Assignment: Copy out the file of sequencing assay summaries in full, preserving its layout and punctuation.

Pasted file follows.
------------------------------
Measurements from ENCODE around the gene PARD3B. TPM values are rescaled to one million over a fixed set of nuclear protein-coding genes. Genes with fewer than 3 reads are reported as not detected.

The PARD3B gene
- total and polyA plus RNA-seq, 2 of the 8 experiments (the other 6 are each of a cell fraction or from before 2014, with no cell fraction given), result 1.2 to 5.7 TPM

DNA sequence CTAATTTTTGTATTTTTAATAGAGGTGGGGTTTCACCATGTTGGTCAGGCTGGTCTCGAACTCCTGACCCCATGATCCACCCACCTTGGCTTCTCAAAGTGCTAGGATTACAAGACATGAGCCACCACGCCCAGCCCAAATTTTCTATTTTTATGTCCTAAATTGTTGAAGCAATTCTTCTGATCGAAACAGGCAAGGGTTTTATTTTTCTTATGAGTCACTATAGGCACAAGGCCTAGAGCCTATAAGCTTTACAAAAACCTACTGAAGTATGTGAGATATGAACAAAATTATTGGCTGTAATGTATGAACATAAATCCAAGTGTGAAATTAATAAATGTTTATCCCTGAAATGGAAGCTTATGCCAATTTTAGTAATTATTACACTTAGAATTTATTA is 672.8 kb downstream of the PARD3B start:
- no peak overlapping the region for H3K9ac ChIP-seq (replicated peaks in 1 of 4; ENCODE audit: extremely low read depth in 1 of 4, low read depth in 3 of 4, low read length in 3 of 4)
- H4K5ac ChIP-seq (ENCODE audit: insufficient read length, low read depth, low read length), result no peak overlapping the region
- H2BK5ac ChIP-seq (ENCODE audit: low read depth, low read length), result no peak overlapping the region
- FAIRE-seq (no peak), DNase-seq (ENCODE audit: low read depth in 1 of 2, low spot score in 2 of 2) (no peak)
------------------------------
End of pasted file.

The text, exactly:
Measurements from ENCODE around the gene PARD3B. TPM values are rescaled to one million over a fixed set of nuclear protein-coding genes. Genes with fewer than 3 reads are reported as not detected.

The PARD3B gene
- total and polyA plus RNA-seq, 2 of the 8 experiments (the other 6 are each of a cell fraction or from before 2014, with no cell fraction given), result 1.2 to 5.7 TPM

DNA sequence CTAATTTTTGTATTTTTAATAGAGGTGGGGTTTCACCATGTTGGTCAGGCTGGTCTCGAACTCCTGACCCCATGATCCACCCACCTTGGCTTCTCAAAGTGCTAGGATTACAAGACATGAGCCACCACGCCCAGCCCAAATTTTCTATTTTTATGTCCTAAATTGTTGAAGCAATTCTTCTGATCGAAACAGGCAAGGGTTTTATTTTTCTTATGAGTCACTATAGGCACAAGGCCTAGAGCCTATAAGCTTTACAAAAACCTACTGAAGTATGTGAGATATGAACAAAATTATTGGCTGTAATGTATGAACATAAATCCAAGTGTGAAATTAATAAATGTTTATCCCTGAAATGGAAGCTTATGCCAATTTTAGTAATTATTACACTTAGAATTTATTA is 672.8 kb downstream of the PARD3B start:
- no peak overlapping the region for H3K9ac ChIP-seq (replicated peaks in 1 of 4; ENCODE audit: extremely low read depth in 1 of 4, low read depth in 3 of 4, low read length in 3 of 4)
- H4K5ac ChIP-seq (ENCODE audit: insufficient read length, low read depth, low read length), result no peak overlapping the region
- H2BK5ac ChIP-seq (ENCODE audit: low read depth, low read length), result no peak overlapping the region
- FAIRE-seq (no peak), DNase-seq (ENCODE audit: low read depth in 1 of 2, low spot score in 2 of 2) (no peak)